It should be enough to prepare Selby for his first switch-hitter since Ryan Walsh, though Hunter’s skillset is more expansive than just that. Hunter has impressed the people of prominence on his local fight circuit in Philadelphia, often training at the gym of two-weight world champion Danny Garcia and headlining shows hosted by Golden Boy’s history defying Bernard Hopkins. He’s enjoying a four fight winning streak and ended two of them early but enters tonight’s fight with just one round under his belt in the last 11 months – a blowout of Antonio Escalante, a victim of six other stoppages.

What else is known of Hunter’s ability is that while he owns no outstanding attributes, he’s able to do a bit of everything else at a steady standard. Hunter can sway both sides to be elusive but often holds his feet for too long, standing in the pocket for longer than necessary – that’s where the champion must take advantage.

Should Selby retain distance and not fall-in or overreach, the target will be there waiting. Hunter will try to tempt Selby in to exchanges while concealing counters; it’s the home corner’s task not to fall in to those traps. When not hitting a clean target, it will be important to hit something, working towards breaking down Hunter’s shell defence.

If there’s a criticism to be made of Hunter’s questionable temperament, it can be related to his work rate. On both occasions that Hunter’s been disqualified, it’s happened when opponents have applied a high intensity output or rushed him. Selby will be subtler than Luis Franco and Mike Oliver but he’s capable of setting an uncomfortable pace, whether Hunter responds with low blows or hits after breaks remains to be seen. The out-spoken American has appeared petulant at times during fight week and there are signs that he can be unsettled, especially in front of 20,000 opposing fans.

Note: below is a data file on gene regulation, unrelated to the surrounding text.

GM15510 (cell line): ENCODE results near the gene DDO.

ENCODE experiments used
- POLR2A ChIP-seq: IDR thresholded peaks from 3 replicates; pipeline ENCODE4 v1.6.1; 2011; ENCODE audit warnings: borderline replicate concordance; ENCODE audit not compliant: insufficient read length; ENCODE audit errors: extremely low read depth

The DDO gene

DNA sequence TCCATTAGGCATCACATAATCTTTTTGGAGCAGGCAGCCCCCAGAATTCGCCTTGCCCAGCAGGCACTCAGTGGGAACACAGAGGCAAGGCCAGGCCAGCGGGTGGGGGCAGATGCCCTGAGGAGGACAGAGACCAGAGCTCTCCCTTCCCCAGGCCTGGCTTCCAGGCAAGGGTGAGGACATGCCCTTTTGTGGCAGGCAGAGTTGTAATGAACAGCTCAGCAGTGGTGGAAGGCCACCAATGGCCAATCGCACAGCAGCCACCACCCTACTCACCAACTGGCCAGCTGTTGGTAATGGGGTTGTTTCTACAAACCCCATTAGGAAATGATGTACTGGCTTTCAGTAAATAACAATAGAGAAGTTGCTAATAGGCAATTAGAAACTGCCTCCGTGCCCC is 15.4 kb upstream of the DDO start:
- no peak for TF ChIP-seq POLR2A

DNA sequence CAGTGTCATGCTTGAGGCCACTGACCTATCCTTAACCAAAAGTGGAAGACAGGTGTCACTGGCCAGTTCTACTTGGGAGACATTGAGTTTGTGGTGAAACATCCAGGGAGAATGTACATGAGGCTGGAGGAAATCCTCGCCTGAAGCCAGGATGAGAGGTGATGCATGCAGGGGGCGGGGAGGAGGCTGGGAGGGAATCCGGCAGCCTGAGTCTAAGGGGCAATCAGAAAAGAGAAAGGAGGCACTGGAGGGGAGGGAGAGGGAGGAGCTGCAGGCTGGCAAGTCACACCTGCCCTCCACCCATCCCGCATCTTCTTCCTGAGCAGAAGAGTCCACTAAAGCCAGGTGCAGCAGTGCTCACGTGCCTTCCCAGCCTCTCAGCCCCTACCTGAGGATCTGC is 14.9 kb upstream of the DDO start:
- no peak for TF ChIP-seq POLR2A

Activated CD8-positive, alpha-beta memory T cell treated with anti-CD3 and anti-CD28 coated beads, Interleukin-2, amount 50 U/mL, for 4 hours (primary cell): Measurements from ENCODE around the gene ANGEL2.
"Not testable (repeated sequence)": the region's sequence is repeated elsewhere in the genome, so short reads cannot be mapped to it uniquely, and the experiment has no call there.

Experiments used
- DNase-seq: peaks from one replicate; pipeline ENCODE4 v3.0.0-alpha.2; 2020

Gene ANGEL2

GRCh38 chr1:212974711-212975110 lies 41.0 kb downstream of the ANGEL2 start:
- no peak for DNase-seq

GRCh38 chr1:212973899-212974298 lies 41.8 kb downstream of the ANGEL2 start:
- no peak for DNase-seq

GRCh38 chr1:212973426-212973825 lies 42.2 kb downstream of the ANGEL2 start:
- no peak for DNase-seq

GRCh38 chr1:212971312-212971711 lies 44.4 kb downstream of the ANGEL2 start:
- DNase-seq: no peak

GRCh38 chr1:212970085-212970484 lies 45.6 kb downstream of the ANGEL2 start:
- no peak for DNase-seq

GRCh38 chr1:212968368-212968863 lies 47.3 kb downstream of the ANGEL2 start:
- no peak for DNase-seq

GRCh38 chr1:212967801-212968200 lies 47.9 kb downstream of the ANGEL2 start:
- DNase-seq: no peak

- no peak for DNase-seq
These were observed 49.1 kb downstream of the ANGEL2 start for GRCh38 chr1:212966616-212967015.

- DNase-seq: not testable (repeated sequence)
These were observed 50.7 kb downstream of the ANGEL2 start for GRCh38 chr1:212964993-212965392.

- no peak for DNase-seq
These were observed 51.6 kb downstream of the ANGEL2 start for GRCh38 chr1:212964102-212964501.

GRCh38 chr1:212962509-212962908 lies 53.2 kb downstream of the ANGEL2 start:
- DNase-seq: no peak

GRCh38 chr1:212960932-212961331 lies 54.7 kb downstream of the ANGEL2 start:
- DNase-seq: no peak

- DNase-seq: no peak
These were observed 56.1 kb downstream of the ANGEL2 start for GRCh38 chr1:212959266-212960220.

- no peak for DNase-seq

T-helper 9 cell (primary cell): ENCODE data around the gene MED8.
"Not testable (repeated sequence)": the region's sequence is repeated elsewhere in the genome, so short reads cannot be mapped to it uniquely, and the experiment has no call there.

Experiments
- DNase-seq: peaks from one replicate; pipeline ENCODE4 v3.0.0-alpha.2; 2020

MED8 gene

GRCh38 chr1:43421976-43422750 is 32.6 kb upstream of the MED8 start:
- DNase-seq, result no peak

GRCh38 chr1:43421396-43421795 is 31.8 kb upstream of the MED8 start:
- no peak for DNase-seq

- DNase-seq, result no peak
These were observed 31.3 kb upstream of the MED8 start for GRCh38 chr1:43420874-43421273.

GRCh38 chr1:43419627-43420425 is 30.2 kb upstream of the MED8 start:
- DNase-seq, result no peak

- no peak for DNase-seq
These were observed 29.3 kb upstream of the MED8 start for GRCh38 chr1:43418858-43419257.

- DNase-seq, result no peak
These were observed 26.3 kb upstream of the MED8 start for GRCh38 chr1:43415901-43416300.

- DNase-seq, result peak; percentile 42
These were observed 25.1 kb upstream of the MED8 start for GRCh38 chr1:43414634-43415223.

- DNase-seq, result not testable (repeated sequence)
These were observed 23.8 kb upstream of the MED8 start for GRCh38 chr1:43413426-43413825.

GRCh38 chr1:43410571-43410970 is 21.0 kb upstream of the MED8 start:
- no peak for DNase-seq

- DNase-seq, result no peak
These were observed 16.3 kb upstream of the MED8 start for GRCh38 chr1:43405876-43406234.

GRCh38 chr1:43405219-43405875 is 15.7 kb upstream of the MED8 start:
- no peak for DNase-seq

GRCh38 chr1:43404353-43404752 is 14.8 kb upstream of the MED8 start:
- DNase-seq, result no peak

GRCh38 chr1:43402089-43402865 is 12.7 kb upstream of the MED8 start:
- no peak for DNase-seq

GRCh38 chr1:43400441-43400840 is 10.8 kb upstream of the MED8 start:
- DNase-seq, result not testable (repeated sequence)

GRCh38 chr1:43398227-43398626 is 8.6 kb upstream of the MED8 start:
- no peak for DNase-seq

Hunter could argue that he holds the advantage of hand speed but he too often throws single punches and he potshots, while Selby can put his combinations together with a more effective fluency. Tony Borg, head coach of St Joseph’s Boxing Club in Newport, will instruct Selby to apply intelligent pressure, fighting in flurries before moving off and forcing the American to reset his feet – tactics that can force a late stoppage victory or clear points win.

It will be Selby’s fourth appearance at the venue and observers can expect the pair to be in the ring around 8:00pm as there are three fights scheduled to take place after the IBF world championship fight. The bouts following Selby’s include the debut of Conor Benn, son of two-weight world champion Nigel Benn, two-time title challenger George Groves’ supposed routine meeting with David Brophy and of course, Anthony Joshua’s huge IBF world heavyweight title challenge to Charles Martin.

Selby’s prominence, or lack of, on the show’s running order may be an alarming sign of his seemingly fragile relationship with Matchroom Sport’s Eddie Hearn, a partnership strained since August by the involvement of American advisor Al Haymon. Enjoy watching ‘Sugar’ on home soil, or near enough, because a return to America is strong possibility.

Image by Matchroom Sport.